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City's Coyote Control Program

Why are there Coyotes in the City of Regina

Coyotes have always been in the area long before settlers arrived in Regina. Today, they are mostly seen in the outlying areas and green spaces of the city. Because the city is growing there is a loss of habitat for the coyotes, which could force them to find other alternatives to food sources such as food that may be available in backyards, such as pet food, garbage, fruit and bird seed.

Urban Coyote Information

Coyotes are medium sized canines that vary in colour from gray-brown to yellow-gray and any combination of those colours; the belly and throat are cream coloured. They have a bushy tail with a black tip that is often held low behind the legs. Coyotes often appear large, especially in winter, due to their heavy fur coat and bushy tail. In reality coyotes are quite small, 9-16 kg (20-35 lbs) for adults, roughly the same size as a beagle or springer spaniel.

Coyotes are part of our urban wildlife and should be respected, but from a safe distance.

  • Coyote attacks on people are extremely rare.
  • They play a beneficial role in the food chain by eating mice, rats, gophers and other small rodents.
  • Coyotes can from time to time attack a domestic pet.
  • Coyotes are territorial and could consider your dog a threat. Coyotes may try to lure a dog away and attack it to eliminate the threat.
  • Coyotes have a natural fear of humans but may become defensive and may attack if they are protecting food or a den.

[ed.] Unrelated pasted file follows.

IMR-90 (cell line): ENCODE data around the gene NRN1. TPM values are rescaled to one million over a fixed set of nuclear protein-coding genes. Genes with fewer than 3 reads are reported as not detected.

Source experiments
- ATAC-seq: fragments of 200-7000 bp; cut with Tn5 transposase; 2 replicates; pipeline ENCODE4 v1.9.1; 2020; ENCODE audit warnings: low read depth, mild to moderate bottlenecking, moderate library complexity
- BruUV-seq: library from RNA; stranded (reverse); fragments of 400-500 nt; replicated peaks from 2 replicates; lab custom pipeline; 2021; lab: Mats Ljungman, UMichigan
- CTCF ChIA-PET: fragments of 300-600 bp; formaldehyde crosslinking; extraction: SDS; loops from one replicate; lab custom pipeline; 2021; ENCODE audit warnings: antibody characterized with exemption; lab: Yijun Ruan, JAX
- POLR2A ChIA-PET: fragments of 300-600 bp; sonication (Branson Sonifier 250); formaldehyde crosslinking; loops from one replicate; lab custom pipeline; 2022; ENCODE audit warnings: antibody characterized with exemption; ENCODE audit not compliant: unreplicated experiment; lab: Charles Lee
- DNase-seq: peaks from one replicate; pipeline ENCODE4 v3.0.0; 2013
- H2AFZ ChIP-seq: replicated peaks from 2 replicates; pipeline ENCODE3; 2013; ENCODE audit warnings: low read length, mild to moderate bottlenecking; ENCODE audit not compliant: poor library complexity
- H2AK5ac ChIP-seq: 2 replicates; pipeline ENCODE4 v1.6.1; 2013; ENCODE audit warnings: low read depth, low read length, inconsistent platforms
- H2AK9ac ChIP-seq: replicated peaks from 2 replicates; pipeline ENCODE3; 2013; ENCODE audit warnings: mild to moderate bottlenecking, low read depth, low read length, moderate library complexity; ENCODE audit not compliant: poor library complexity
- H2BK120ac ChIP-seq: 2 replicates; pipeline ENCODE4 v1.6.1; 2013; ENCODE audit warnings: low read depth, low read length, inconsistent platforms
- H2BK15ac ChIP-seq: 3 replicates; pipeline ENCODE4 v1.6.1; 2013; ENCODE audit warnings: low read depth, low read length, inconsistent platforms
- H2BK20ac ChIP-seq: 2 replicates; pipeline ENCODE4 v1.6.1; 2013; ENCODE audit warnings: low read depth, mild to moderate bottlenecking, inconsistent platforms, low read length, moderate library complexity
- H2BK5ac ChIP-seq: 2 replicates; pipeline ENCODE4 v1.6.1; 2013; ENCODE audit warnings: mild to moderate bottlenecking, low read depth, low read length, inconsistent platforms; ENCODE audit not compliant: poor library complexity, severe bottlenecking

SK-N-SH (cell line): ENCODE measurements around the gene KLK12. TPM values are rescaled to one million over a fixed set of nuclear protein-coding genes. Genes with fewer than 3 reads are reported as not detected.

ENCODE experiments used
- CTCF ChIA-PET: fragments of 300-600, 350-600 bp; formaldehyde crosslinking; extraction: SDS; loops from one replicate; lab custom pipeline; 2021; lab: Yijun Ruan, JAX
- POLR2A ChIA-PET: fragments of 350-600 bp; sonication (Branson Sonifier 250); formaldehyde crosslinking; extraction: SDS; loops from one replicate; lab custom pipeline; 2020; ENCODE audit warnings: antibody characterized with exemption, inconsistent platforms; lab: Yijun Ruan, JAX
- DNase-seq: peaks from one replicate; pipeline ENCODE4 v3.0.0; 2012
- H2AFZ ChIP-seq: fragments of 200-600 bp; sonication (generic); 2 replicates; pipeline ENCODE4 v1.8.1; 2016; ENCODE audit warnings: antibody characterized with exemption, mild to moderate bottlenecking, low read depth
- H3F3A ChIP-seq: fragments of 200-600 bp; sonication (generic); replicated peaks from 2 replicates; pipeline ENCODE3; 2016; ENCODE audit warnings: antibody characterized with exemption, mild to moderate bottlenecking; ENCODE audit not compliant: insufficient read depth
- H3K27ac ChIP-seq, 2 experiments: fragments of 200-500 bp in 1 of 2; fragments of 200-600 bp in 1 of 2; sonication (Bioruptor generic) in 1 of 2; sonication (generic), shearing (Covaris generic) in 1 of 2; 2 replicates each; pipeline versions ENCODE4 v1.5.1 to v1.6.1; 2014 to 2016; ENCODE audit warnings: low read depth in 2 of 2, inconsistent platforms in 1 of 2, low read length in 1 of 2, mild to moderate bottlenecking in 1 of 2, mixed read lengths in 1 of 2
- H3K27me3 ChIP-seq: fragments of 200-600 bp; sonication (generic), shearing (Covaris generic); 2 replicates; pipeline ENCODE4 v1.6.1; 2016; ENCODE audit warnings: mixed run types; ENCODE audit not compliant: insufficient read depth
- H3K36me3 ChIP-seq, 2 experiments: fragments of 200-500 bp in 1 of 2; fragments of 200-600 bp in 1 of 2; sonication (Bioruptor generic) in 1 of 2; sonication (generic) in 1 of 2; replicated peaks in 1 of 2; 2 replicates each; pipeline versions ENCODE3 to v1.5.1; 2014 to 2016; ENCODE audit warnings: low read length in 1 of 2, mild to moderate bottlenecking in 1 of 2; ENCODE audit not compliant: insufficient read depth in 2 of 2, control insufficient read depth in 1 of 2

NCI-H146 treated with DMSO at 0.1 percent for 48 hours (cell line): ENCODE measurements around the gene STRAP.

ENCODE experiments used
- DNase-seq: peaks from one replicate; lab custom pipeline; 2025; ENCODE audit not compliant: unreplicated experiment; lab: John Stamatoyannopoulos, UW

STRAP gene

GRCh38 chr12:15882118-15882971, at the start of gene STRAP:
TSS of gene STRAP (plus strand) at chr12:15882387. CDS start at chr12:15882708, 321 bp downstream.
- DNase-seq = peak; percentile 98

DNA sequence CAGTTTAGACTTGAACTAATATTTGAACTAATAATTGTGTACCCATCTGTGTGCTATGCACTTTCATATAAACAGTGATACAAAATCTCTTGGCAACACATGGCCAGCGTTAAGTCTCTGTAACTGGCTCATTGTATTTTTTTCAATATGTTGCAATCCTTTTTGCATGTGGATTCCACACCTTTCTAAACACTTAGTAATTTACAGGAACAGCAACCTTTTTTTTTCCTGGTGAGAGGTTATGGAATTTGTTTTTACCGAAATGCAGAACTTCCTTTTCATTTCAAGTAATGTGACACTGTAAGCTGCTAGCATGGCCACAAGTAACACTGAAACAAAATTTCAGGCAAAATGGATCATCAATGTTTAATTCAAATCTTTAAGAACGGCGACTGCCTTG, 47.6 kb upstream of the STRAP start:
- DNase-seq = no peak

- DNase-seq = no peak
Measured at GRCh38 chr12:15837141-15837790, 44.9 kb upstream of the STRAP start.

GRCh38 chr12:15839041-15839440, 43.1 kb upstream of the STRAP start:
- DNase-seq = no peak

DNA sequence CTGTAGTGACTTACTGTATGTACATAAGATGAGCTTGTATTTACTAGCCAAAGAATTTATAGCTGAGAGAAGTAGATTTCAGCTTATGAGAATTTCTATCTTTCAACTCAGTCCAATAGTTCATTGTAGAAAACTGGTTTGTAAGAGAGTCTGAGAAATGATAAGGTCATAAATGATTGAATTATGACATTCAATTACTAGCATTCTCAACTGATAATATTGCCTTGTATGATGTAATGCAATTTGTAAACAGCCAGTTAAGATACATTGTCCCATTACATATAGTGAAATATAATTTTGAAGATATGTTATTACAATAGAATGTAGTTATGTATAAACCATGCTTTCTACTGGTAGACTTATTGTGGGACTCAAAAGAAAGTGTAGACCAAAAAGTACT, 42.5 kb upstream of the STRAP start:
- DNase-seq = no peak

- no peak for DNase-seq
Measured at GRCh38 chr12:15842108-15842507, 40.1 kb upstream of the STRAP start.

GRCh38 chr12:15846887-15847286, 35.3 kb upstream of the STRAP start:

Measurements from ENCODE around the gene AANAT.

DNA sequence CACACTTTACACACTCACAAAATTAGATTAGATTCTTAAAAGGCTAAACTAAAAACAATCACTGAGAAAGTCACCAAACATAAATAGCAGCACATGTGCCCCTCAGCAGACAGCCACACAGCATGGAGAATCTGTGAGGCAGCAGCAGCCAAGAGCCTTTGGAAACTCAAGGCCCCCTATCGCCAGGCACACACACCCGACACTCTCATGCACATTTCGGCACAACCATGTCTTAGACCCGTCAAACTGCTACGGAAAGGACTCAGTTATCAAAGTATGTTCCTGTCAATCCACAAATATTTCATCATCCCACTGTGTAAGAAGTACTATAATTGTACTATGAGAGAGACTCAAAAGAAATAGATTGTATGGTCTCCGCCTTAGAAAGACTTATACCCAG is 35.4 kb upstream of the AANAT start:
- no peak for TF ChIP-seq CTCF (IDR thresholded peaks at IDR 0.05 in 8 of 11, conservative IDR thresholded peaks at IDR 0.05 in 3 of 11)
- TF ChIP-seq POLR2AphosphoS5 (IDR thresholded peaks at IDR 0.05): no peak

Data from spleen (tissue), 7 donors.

What does the City do about Coyotes

When an incident is reported, the City will investigate and determine if a problem exists. Depending on the situation, a course of action will be taken. This could include scare tactics, live trapping or coyote removal.

Public Responsibility

  • Never leave food in your backyard.
  • Do not feed wildlife
  • Never walk your dog off-leash in areas that are frequented by coyotes. By permitting your pets to run free outside of your property, you provide an opportunity for a potentially serious encounter between your pet and a coyote.
  • Never leave a small pet in the yard unattended for long periods of time.
  • Never leave cats out roaming.
  • Coyotes can be attracted to dog feces, ensure that you clean up your pet in your yard and along the areas that you frequent with your dog.
  • Clean up compost, fallen fruit, garbage, fallen bird seed and other potential food sources.
  • Share these tips with your family, friends and neighbours.

What should you do if you encounter a Coyote?

If a coyote does approach, make it feel uncomfortable. This could change the coyotes behaviour to feel uncomfortable around humans.

  • Make yourself appear large, wave your arms overhead, shout and throw rocks, sticks or other objects to scare it away.
  • Carry a whistle and blow it to startle the animal.
  • Do not run away or turn away, this may trigger a response for the coyote to chase or pursue you.
  • If the coyote continues to approach, maintain eye contact and back away slowly, move towards buildings or public activity.

Who should you call regarding Coyotes?

  • In an emergency situation where there is immediate danger call 9-1-1
  • For non-emergency situations and to report a coyote sighting call 306-777-7000